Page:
*Fine print: Please feel free to share the link to this blog wherever you think it might be helpful! Reading this blog is a good start, but it’s no substitute for professional help. It takes a different kind of courage to admit to yourself that you’re struggling. PTSD is not a sign of failure – it’s a sign that you’ve been through a lot, and have tried to stay strong for too long. If you need help – you’re in some pretty great company. Reach out, and give yourself a chance to feel better.

**Really fine print: The content of Coming Back Home is copyrighted; please feel free to share the link, but do not copy and paste content. Unless otherwise noted, all original photography on Coming Back Home is copyrighted. The photo gracing today’s post was taken by Murray Chappell, and I’d like to thank him for generously allowing me to use his work. Please do not copy photographs from Coming Back Home without permission.

Share Button

3 thoughts on “Coping with the Holidays, Part 2: Family trying to “cheer you up”

  1. Hi De
    Been there done that , I know they all say even to this day there must be something you want when all I really want is them around me enjoying themselves, I personally show very little emotion but they seem to think that is is that I don’t appreciate what they got for me when if they put the slightest bit of thought nto the gift whether I need it want it or have it I love it. I get sooo much joy out of giving that is my present to me. My wife finds it a little weird about the expences I go to for virtual strangers but I coach three high shool curling teams and try t get everyone of them something and set up a sort of contest for a special prize for each team and then individual gifts but this is done on the last day before Christmas so they don’t feel the gifts need repaying, in fact I feel a little better off this year and am buying some curling brooms for them and some other things curling related which are slightly more than my usual limit. The look on their faces is a priceless present for me and I have a hard time keeping my emotions in check because I can’t see them if I start to get emotional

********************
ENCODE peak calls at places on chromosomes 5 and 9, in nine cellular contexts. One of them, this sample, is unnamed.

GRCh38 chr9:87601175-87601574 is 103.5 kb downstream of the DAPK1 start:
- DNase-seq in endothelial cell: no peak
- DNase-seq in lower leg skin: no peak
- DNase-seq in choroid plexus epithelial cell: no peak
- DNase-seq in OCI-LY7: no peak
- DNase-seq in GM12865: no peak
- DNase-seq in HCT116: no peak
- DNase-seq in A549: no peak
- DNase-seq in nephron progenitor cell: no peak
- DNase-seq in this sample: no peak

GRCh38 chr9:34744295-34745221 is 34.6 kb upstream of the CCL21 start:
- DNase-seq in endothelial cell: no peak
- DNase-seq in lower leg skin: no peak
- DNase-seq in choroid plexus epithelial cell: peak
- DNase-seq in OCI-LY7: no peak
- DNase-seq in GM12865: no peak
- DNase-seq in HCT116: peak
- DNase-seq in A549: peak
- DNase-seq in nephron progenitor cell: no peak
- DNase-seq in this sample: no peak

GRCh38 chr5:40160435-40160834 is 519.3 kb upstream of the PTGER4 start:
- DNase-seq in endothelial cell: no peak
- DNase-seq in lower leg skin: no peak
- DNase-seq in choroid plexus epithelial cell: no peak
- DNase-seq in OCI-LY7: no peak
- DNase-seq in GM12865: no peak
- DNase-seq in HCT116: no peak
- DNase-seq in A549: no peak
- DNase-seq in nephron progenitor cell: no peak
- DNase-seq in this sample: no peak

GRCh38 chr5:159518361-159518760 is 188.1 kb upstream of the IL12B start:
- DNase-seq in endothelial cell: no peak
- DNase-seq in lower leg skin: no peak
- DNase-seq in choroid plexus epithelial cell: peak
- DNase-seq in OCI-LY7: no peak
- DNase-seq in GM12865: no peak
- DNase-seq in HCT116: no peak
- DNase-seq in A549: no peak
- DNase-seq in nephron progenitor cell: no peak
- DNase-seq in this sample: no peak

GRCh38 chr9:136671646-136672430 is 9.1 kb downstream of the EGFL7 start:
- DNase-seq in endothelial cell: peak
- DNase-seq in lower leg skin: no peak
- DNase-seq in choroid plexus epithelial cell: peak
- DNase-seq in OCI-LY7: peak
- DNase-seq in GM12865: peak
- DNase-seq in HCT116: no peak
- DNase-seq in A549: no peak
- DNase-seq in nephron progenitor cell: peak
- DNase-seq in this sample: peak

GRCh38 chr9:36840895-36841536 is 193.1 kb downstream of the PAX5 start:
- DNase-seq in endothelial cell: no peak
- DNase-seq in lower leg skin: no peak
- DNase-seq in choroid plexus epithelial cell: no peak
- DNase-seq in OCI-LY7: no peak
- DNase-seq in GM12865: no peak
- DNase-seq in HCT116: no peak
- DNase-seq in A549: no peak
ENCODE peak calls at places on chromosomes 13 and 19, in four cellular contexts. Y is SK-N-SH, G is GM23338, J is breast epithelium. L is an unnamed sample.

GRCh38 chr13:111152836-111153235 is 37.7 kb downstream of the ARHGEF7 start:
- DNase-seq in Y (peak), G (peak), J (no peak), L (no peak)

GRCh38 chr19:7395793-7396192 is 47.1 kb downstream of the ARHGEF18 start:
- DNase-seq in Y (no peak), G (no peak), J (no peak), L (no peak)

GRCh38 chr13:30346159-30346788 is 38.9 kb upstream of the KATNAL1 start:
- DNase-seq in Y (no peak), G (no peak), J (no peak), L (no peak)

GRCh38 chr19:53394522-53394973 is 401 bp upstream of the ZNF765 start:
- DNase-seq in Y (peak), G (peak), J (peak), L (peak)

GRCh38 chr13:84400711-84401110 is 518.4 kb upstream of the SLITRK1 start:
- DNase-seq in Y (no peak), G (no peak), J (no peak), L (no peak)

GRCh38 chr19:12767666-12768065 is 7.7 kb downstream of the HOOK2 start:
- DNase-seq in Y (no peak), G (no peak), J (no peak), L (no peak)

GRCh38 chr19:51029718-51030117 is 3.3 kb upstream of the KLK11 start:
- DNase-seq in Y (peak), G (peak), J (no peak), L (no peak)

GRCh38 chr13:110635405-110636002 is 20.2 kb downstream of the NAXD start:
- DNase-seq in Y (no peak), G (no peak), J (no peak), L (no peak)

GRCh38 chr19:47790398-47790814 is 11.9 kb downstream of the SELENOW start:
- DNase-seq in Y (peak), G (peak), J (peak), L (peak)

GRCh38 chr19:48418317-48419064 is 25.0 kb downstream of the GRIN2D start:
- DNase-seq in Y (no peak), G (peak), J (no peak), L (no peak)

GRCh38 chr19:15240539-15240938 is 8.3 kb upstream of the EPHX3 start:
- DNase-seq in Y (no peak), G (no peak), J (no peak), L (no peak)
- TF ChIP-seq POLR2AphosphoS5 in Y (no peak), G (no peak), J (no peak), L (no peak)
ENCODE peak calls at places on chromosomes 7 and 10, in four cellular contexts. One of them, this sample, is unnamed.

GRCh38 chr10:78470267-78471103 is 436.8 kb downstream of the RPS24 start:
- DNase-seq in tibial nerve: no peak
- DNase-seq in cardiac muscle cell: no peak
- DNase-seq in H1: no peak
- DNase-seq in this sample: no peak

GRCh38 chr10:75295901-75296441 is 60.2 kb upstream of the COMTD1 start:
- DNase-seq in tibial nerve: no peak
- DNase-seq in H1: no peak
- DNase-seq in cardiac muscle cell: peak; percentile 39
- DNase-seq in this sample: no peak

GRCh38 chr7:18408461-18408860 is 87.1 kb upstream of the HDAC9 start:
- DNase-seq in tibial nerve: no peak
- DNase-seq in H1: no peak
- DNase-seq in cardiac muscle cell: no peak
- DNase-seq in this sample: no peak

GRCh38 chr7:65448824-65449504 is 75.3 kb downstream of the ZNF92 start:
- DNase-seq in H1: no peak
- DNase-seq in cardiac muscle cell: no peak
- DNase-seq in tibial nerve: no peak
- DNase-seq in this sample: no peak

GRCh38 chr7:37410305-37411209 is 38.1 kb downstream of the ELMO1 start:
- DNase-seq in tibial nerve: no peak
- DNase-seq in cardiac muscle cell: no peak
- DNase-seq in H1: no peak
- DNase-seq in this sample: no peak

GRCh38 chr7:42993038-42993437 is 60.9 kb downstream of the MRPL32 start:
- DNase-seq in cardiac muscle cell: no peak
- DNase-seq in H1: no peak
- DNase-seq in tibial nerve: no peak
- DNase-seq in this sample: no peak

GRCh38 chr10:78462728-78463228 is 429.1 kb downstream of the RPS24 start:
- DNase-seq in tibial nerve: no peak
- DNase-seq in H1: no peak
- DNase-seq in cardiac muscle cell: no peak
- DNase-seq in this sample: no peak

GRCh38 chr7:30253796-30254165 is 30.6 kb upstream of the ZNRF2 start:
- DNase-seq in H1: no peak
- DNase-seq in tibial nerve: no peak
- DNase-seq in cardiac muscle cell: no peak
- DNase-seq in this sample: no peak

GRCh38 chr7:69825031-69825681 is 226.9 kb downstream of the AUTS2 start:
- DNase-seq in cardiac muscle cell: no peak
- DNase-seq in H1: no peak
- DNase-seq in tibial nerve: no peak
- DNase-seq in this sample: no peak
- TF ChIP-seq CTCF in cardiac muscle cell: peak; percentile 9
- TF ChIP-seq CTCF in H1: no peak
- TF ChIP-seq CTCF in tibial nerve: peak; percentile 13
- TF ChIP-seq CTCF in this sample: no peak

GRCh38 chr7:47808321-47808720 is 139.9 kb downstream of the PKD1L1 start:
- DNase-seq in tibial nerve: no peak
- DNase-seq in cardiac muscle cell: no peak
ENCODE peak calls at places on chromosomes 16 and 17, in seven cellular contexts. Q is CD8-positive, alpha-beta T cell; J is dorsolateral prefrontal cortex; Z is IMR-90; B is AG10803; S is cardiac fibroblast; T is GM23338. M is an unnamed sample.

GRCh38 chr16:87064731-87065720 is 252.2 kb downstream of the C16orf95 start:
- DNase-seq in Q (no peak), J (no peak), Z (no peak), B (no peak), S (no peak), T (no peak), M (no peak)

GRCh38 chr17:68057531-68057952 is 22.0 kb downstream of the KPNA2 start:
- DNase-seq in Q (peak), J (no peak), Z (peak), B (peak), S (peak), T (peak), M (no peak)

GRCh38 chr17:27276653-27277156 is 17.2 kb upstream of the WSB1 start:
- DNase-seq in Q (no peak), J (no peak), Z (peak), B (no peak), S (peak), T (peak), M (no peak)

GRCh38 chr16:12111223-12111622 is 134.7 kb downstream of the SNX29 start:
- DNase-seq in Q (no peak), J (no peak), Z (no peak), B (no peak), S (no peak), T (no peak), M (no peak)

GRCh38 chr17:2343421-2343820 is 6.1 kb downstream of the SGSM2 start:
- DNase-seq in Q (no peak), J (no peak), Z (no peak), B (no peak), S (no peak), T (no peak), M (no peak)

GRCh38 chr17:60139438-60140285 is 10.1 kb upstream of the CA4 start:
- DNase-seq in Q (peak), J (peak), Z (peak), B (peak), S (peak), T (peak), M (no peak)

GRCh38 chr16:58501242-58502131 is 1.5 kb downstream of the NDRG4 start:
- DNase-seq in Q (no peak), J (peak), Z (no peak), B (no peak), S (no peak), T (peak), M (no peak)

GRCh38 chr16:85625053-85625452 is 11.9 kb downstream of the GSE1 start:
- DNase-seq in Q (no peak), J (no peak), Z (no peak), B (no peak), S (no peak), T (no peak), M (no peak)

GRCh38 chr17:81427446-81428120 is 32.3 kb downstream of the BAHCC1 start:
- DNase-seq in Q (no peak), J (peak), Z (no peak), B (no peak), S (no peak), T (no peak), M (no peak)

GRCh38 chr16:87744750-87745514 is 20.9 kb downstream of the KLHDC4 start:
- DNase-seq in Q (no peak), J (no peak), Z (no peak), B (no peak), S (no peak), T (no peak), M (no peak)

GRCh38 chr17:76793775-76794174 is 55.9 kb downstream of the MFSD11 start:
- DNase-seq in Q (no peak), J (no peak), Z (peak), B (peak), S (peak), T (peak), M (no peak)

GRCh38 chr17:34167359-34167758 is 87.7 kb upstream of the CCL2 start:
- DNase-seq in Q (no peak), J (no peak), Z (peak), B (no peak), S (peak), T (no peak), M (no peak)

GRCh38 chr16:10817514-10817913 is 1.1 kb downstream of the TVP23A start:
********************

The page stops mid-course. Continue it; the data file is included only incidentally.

2. Thank you for your Getting through the Holidays. This time of the year is horrible for our 12 year old daughter. We worry about her and Pray she gets through them. Thank you for the reminders, sometimes it is hard to see things through her eyes when it is “supposed” to be a joyful time.

  3. I am a mother of a fallen decorated soldier. My son was a veteran of 15 years and totally loved his career. Gregory wanted to make a positive difference in this cruel world of ours. My son came home the fall of 2009, broken with a very bad back and neck injury and PTSD… He came home and was then receiving 123.00 a month from the armed forces..Gregory was killed here at home on the farm. He was pleading for help, and was not understood. Gregory would never have hurt anyone.. The police shot and killed my son in Sept. of 2012…Christmas was our most favorite time of the year..I just find it so hard to even put up a Christmas tree..How can I celebrate this festive season without my dear son…I grieve every day and some of my family think that I should be over this? Wow…This is so so hard..I thank you for understanding..This really hits home…

Leave a Reply

Your email address will not be published.